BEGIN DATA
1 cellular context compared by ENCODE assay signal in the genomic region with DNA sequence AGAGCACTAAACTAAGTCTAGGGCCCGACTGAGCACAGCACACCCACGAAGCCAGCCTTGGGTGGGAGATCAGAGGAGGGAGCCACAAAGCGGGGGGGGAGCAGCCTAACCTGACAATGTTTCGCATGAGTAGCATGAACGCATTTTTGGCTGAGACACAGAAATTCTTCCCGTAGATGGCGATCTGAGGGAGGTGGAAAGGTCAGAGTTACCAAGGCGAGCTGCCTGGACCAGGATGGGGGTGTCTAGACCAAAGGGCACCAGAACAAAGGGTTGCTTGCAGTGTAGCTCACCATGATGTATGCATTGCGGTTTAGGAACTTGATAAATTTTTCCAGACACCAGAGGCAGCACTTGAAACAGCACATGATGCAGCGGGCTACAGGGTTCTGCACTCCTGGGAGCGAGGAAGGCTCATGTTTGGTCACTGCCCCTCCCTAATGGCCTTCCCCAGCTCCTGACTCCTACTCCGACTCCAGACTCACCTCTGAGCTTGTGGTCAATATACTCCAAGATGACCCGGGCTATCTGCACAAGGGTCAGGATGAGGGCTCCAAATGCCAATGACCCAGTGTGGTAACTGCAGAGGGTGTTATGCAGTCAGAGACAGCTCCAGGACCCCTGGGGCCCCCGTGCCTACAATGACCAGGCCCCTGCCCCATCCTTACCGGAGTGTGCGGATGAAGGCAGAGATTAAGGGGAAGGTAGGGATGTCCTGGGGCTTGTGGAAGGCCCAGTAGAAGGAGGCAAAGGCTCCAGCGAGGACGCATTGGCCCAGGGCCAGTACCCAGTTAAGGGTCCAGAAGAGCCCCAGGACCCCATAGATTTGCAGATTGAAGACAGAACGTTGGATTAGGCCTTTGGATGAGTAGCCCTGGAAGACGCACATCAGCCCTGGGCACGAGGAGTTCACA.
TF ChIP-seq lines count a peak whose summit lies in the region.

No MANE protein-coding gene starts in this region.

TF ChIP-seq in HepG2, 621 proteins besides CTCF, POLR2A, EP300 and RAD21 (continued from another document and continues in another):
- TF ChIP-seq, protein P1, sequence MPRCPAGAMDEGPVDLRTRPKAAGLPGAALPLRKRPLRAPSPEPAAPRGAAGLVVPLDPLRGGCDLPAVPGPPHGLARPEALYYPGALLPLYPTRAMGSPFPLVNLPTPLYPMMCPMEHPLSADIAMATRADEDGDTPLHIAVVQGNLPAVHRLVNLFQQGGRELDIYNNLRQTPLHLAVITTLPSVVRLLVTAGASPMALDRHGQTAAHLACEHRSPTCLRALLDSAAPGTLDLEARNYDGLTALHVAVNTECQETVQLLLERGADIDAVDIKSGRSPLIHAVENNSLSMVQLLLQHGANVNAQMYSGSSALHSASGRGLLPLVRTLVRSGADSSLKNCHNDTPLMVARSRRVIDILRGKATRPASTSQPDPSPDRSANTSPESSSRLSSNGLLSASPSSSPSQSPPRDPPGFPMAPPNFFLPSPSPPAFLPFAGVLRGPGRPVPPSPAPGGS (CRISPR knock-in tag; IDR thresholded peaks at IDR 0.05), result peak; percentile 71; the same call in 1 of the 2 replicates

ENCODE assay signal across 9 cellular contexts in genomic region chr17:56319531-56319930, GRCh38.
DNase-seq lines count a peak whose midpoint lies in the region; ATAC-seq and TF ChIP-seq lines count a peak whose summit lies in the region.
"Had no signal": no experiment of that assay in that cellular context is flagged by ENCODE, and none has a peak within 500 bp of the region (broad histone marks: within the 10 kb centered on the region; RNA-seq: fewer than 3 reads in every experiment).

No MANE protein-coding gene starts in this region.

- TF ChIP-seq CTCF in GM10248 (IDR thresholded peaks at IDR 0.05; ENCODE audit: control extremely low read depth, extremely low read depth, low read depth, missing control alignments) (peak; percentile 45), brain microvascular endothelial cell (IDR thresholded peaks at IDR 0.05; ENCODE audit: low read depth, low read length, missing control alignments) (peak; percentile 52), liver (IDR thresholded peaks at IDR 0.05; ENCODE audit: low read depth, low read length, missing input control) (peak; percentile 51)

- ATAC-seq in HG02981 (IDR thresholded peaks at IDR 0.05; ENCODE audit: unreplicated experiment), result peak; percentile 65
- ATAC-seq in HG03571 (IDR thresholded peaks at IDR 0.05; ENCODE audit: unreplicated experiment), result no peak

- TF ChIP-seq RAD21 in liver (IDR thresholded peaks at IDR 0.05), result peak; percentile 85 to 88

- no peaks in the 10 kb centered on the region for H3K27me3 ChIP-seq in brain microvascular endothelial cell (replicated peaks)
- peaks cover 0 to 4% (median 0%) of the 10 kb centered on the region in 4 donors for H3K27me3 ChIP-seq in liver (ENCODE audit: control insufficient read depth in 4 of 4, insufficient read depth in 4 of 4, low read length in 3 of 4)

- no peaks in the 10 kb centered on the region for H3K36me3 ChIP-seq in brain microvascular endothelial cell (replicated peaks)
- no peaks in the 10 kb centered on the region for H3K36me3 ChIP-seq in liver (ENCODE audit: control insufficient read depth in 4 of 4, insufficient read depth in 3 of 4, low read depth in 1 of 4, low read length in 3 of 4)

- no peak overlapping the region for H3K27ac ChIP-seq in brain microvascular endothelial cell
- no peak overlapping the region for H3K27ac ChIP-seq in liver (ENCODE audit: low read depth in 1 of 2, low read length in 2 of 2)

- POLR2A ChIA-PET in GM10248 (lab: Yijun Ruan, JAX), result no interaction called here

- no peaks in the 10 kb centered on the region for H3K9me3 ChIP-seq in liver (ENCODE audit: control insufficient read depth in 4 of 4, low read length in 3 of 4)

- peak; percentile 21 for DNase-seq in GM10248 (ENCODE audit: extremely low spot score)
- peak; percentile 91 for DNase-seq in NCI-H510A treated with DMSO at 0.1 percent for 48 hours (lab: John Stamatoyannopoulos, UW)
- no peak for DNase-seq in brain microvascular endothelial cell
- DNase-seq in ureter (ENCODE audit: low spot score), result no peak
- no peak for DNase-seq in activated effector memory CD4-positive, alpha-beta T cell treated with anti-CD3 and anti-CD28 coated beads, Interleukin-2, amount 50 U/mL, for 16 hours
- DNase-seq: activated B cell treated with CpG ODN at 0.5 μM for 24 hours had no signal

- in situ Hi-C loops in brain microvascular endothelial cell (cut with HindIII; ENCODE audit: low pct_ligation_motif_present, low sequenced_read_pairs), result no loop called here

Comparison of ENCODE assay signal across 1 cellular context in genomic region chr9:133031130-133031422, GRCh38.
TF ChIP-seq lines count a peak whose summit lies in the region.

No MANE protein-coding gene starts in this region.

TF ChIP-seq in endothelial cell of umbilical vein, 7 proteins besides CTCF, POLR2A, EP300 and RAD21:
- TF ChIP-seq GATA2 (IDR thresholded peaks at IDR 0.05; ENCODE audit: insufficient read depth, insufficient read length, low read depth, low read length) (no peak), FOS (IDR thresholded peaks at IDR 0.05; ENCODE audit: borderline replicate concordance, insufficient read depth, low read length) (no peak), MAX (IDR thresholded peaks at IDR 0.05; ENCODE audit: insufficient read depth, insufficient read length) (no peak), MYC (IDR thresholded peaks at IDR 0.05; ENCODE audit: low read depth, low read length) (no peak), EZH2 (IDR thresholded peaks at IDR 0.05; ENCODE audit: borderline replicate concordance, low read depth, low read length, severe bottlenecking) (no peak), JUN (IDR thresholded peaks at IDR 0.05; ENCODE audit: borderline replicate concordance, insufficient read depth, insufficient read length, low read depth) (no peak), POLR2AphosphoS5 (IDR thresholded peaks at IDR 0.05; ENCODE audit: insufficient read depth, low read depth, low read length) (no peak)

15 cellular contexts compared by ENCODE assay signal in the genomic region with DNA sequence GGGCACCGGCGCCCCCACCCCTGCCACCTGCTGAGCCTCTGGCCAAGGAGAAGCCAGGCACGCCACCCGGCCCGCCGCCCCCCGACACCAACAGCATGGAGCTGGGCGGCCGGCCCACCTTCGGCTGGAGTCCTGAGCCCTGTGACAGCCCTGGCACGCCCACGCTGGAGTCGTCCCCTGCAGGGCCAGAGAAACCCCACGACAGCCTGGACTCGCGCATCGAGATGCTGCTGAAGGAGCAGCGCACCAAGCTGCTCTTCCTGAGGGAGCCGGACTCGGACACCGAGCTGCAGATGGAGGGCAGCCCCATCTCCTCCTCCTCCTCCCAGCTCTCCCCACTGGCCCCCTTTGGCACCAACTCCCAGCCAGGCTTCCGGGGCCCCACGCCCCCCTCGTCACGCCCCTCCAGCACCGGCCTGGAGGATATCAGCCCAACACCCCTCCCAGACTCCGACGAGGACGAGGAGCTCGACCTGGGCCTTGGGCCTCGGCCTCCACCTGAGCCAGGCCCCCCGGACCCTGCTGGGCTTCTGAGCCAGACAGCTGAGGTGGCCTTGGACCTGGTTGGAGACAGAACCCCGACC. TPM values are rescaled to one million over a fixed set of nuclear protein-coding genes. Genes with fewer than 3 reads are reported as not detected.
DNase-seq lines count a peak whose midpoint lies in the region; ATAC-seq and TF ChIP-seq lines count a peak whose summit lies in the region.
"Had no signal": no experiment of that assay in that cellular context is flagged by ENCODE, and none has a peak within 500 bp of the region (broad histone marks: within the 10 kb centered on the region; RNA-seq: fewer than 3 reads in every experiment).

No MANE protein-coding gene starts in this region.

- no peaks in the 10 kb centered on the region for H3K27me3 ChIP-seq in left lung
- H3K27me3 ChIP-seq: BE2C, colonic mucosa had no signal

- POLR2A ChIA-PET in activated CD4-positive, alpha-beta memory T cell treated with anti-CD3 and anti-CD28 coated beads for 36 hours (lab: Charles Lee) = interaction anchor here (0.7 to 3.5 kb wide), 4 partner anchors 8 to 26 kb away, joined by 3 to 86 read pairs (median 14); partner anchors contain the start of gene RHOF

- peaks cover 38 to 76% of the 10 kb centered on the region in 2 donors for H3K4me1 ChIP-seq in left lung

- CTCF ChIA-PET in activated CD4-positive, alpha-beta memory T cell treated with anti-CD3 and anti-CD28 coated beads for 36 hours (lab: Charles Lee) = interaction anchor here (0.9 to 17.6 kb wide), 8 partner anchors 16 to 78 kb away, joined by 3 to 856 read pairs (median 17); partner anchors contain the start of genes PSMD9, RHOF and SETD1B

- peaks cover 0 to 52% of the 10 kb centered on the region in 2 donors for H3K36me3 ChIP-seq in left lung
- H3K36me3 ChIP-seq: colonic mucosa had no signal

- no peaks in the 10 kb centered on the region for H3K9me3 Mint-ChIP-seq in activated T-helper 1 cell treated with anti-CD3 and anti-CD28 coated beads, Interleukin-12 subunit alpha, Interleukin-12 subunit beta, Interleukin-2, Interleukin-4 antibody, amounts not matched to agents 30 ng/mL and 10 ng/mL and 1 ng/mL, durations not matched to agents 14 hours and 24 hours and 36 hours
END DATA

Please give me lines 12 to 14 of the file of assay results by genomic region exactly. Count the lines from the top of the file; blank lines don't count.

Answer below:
- ATAC-seq in HG03571 (IDR thresholded peaks at IDR 0.05; ENCODE audit: unreplicated experiment), result no peak

- TF ChIP-seq RAD21 in liver (IDR thresholded peaks at IDR 0.05), result peak; percentile 85 to 88

- no peaks in the 10 kb centered on the region for H3K27me3 ChIP-seq in brain microvascular endothelial cell (replicated peaks)